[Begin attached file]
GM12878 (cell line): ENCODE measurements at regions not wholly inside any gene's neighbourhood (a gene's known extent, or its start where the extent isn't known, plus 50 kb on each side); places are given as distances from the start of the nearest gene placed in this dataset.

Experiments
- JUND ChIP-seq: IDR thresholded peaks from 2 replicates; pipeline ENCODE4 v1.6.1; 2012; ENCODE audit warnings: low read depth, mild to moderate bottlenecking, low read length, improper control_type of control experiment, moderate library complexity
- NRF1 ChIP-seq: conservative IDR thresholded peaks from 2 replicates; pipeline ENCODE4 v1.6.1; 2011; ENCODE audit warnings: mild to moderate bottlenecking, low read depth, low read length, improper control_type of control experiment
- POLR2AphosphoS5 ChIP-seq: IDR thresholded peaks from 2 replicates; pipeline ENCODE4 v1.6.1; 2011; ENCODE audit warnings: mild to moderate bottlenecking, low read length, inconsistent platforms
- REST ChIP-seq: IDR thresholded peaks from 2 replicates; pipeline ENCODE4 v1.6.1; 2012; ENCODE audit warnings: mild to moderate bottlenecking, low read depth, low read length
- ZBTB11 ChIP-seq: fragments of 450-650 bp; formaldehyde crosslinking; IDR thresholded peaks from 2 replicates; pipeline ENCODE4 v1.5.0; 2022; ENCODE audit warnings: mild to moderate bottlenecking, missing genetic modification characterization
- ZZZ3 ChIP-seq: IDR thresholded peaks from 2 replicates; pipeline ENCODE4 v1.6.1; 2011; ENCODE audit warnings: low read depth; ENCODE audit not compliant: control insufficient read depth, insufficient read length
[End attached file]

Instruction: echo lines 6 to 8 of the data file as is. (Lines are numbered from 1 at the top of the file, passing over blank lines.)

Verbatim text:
- REST ChIP-seq: IDR thresholded peaks from 2 replicates; pipeline ENCODE4 v1.6.1; 2012; ENCODE audit warnings: mild to moderate bottlenecking, low read depth, low read length
- ZBTB11 ChIP-seq: fragments of 450-650 bp; formaldehyde crosslinking; IDR thresholded peaks from 2 replicates; pipeline ENCODE4 v1.5.0; 2022; ENCODE audit warnings: mild to moderate bottlenecking, missing genetic modification characterization
- ZZZ3 ChIP-seq: IDR thresholded peaks from 2 replicates; pipeline ENCODE4 v1.6.1; 2011; ENCODE audit warnings: low read depth; ENCODE audit not compliant: control insufficient read depth, insufficient read length